Marketers are still making basic faux pas when it comes to a digital strategy.
Having started my digital career back in the bubble years of the late 1990s, I have seen, and sometimes been involved in, some pretty serious work-related digital sinnery.
As the saying goes “we live and learn”, and given the pace of digital change, we have to learn very quickly. However, here we are in 2015, and yet we still see some very avoidable mistakes:
1.Treating Digital as an Add On
Giving your digital agency the brief about a month before the campaign launches is not acceptable. Digital is not just a box that needs to be ticked, it can often be the central consumer awareness and engagement platform.
So if you are a client marketing body, give your digital agency a break and brief everyone together. You just might find yourself with a killer idea centered around digital engagement.
2. Ignoring the Next Step
You’ve spent money on building digital assets (websites, Facebook pages, Instagram accounts), and you’ve probably spent money on media to get people there. So why not take the opportunity to continue the conversation by eliciting some contact data, email addresses and phone numbers? Data can even be collected from within interactive banners.
3. Live Chat is Dead!
How many times have you been greeted on a web page by a picture of a smiley looking representative asking, “How can we help?” You open up the live chat box, type in your question and are then left hanging.
If you’re in charge of website strategy, live chat seemed like a good idea at the time, offering consumers a 24-hour written response option, but somebody has to be there. If not, remove it, quickly.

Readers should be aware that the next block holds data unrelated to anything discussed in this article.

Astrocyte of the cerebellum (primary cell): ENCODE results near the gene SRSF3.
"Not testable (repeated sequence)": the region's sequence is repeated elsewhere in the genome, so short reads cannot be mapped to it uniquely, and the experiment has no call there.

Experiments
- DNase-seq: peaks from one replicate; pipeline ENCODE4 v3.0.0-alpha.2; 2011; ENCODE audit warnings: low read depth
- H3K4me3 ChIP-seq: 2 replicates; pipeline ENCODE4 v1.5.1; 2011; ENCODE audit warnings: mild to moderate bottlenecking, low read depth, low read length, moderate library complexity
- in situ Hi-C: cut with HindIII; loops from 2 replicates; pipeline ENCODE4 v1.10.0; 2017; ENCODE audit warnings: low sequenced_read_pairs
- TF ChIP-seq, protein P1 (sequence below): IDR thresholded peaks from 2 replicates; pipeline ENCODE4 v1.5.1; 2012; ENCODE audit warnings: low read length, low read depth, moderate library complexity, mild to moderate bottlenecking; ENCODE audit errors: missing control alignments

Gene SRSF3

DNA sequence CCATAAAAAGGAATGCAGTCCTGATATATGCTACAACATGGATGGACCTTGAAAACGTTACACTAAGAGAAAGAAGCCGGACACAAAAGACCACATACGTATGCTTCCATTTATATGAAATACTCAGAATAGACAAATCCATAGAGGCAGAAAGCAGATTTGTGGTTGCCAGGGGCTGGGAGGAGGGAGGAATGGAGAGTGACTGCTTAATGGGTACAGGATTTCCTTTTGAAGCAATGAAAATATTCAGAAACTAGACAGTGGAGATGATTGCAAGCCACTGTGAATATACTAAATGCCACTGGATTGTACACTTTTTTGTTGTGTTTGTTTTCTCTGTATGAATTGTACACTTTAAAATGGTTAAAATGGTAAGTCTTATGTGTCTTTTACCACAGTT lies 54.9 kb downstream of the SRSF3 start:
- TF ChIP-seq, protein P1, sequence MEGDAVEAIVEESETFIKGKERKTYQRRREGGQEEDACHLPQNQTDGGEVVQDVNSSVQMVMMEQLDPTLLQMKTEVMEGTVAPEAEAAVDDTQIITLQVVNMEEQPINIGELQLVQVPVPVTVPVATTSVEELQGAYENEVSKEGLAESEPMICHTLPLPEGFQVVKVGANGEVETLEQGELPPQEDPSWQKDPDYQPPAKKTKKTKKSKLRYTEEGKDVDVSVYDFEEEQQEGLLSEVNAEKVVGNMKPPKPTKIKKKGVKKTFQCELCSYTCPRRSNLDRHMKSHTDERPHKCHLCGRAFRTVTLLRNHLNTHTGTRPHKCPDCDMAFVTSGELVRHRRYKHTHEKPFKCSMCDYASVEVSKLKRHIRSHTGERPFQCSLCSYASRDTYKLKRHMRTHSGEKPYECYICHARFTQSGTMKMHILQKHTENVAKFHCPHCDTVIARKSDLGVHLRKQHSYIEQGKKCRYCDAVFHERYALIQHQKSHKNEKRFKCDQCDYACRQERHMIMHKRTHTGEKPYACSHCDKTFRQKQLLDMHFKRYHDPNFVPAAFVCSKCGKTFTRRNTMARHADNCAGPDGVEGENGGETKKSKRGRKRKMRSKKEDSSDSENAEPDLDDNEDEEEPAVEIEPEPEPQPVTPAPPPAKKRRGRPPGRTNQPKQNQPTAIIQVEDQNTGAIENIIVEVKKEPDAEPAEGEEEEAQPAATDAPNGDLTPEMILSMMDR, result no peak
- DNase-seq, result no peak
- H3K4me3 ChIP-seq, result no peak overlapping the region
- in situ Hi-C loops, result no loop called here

4. Launching and Leaving
Website, Facebook page, Twitter, Line, Instagram…
“We need them all” is the battle cry from the digital department.
NO YOU DON’T.
It’s understandable that marketing directors want to cover all the bases and make sure all consumer touch points are available. And it’s also understandable that agencies are all too often keen to play along with this money making, scattergun approach. But the end game will be lots of unkempt, deserted online shop windows for brands.
It is much better to launch fewer assets, keep them updated, and be more skillful in leading consumers to well-tended social media accounts.
If you are going to abandon an online asset, remove it properly with a professional take down, including warning messaging, just in case there are a few consumers still lurking around.
5. Not Doing Mobile and Tablet Optimization
There can’t be any excuse for this anymore. We’re constantly being bombarded with data about the latest mobile Internet figures. So why do so many sites still hide up in the left corner of tablets or appear as postage stamps on phones?
If you’re an agency, this is a business opportunity. And if you’re a client, grab the glory and take the task in hand or suffer the consequences.
6. Measuring Everything and Doing Nothing
We’ve all been trained and seen the latest sparkly interactive reports and dashboards, but be honest, how often do we really dig into all the data being thrown at us on a daily basis?
That’s because these things need time and skill to understand, let alone interpret and glean insights from.
So to gain real perspective and action from digital measurement, be prepared to invest in people and time to make measurement actionable.
7. Posting Pictures From Google: Fail
We’re so used to searching for information, images, videos, and general content for our personal consumption that when it comes to the web and work, we forget about that little thing called the law.
It’s common practice in Southeast Asia to post photos on a company’s Facebook page, for example, without asking prior permission from the owner.
This is a grey area, but even if you credit the source of a photo when using it, you’re still on shaky legal ground and may find yourself at the mercy of an IP lawyer.
To save yourself from worry, pay for pictures or seek written permission.
I’ve only listed seven pretty common sins here, there are, of course, so many more. It would be interesting to hear what other people regularly encounter. Leave your comments below.
by Nick Annetts